We are often asked by people how they can help with such a huge problem as the ones that exist in a country like Haiti. It is true that when taken as a whole, the magnitude of the struggles in Haiti sometimes seem beyond our reach. Problems as big as starvation in Haiti or genocide in Africa confound our brains and can paralyze us making it difficult to see how we can make any difference with the large social issues that exists today. However, as individuals we always have the power to touch other lives. It can be an act as simple as a smile at the right moment, the willingness to reach out and hold someone's hand in a time of need or sharing our resources with someone we know or connected to in some way. While small, these acts are in no way insignificant as they have the power to touch hearts and can even change lives. These acts can make a difference regardless of where we are, but in a country full of desperation and despair, the acts are truly life-saving.

It isn't unusual for strangers who see us with our children or those who learn about our mission in Haiti to remark that we must be extraordinary people to do what we do. They proclaim that only saints or persons of great patience could possibly adopt a bunch of children, travel to a third world country to work or volunteer to care for sick children from Haiti. Well, I'm here to tell you that nothing could be further from the truth! It doesn't take any special skills, great abilities or an endless well of patience to do what we do each day. I guarantee you that no one who knows me would describe me as a saint and my children will quickly tell you that I absolutely do not have boundless amounts of patience. I have learned over the years that individuals who make the choices we have made in our lives have only one thing in common...the willingness to answer God's call.

Many of us feel secure in showing the acts of kindness that I mentioned earlier. However, when God whispers in our ear or nudges our thoughts towards helping those outside our comfort zone, I have been known to freeze. It is too scary to contemplate it or it requires more sacrifice than I am willing to make at that time. I have said "no" far more times than I have said "yes". I easily thought of a million reasons to justify not serving, but in reality I only needed one to accept the call...because God asked me to. He didn't ask me for a resume of my qualifications nor does he care if I have to put aside my agenda in order to do as he is asking. He wants me to stop dwelling on my fear and keep my eyes on Him.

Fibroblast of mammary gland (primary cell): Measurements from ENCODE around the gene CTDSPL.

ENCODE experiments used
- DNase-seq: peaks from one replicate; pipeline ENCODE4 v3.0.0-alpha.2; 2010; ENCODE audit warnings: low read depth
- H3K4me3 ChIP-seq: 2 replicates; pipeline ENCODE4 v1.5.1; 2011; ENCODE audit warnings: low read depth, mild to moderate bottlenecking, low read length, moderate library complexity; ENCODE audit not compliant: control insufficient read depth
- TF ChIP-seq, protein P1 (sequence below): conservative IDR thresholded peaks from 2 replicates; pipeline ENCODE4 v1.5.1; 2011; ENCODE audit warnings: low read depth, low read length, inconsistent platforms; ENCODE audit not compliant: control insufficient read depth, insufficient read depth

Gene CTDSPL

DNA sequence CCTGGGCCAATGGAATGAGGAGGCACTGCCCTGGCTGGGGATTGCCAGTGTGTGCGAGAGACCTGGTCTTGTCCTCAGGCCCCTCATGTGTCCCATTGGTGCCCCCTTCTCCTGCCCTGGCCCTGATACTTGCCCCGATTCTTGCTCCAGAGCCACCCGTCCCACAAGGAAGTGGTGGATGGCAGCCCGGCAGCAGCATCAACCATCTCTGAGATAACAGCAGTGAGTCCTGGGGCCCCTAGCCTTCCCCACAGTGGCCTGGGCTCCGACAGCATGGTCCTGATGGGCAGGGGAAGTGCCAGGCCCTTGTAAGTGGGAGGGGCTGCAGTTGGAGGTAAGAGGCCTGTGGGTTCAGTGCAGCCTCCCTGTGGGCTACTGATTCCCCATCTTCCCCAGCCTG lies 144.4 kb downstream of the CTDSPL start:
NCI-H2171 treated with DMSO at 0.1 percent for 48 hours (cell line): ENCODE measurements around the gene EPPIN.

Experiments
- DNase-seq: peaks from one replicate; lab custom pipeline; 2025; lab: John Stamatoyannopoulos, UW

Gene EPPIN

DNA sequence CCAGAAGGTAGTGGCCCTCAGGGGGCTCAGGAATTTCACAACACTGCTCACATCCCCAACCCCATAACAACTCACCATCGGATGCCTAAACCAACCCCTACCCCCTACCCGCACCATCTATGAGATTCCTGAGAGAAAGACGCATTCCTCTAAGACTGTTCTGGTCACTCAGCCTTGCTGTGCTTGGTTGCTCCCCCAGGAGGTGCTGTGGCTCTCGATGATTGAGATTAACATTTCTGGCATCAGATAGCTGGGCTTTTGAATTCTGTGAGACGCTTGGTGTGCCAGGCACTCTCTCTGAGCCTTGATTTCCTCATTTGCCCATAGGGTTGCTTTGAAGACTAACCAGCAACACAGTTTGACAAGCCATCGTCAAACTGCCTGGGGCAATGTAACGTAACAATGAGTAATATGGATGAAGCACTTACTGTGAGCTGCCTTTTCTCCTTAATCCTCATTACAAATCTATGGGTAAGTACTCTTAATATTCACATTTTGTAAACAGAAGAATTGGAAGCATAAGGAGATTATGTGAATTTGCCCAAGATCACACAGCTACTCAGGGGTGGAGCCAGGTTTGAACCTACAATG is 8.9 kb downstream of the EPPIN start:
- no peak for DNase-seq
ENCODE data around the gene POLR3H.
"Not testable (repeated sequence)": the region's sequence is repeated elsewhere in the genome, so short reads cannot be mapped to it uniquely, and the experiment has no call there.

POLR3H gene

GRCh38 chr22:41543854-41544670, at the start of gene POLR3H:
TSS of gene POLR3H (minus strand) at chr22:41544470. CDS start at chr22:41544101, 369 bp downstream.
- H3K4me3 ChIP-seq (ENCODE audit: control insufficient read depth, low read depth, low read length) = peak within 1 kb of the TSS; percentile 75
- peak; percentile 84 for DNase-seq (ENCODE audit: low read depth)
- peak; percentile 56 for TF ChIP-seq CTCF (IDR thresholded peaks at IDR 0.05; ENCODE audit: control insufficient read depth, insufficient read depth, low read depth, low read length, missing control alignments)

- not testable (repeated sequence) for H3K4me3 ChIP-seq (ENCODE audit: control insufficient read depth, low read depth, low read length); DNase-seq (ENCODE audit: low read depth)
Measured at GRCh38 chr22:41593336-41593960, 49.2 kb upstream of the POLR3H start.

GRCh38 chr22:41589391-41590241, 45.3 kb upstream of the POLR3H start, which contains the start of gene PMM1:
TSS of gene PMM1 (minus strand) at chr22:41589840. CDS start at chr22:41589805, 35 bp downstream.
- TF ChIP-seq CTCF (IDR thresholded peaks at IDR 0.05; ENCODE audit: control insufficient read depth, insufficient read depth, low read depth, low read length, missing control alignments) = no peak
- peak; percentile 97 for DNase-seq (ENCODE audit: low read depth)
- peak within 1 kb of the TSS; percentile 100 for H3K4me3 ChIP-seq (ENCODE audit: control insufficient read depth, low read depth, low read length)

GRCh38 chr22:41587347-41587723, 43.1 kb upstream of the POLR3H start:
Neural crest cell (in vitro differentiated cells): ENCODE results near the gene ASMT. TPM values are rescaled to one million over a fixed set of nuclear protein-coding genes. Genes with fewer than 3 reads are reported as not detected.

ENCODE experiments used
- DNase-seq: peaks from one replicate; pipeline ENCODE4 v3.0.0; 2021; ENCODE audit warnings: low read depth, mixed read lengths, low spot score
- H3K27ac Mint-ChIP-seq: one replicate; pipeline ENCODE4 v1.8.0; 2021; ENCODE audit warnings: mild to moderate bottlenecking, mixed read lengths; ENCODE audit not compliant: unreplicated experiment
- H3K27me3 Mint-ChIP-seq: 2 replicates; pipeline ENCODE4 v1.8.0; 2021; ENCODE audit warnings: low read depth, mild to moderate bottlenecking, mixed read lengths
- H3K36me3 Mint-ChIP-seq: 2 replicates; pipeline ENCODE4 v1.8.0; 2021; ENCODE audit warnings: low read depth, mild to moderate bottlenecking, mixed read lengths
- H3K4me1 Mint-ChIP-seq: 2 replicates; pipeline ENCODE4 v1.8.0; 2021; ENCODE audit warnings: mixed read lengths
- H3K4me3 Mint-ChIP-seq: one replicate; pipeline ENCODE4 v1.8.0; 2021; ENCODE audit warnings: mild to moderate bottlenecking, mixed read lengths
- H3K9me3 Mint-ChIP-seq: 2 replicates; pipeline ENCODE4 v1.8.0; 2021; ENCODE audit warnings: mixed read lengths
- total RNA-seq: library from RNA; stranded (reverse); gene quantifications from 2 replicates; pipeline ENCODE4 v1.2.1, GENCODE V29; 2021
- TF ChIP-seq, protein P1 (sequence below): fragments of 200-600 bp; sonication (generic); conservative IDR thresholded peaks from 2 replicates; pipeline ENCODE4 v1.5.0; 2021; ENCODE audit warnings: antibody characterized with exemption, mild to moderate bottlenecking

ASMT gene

I have come to believe that we shouldn't be scared of the great acts of service that live within all of us. These acts are the ones that cross our minds and we quickly dismiss them as inconceivable or requiring some special power that we surely lack. They are the acts that would require us to take a leap of faith and go beyond the borders of our comfort zones. But what we need to remember is that God knows what we are capable of better than we do ourselves. He calls us according to our gifts and if he says we are qualified, who are we to argue?

Monday, January 7, 2008

Headed to Baltimore

Chedner and I are headed to Johns Hopkins next Tuesday for his surgery. Please keep him in your prayers as he will be sedated and in traction from the waist down for at least six weeks. The blissful ignorance must be nice for him as I think I need tranquilizers about now! In all things, we are praying to have the strength to help him through this and to give our worries to God. I will try and post while I am there to let everyone know how he is doing.
Also if you could throw some prayers up for the rest of our family that would be wonderful. This will be a long separation for all of us.


Brenda on the Mend

Brenda is doing well. She is still having a bit of trouble with keeping food down and needs to be able to do that before leaving the hospital. I hope to hear that she is able to go home tomorrow with Kim. Please continue to keep her in your prayers!

Thursday, January 3, 2008

Brenda is Doing Great!

Hi All,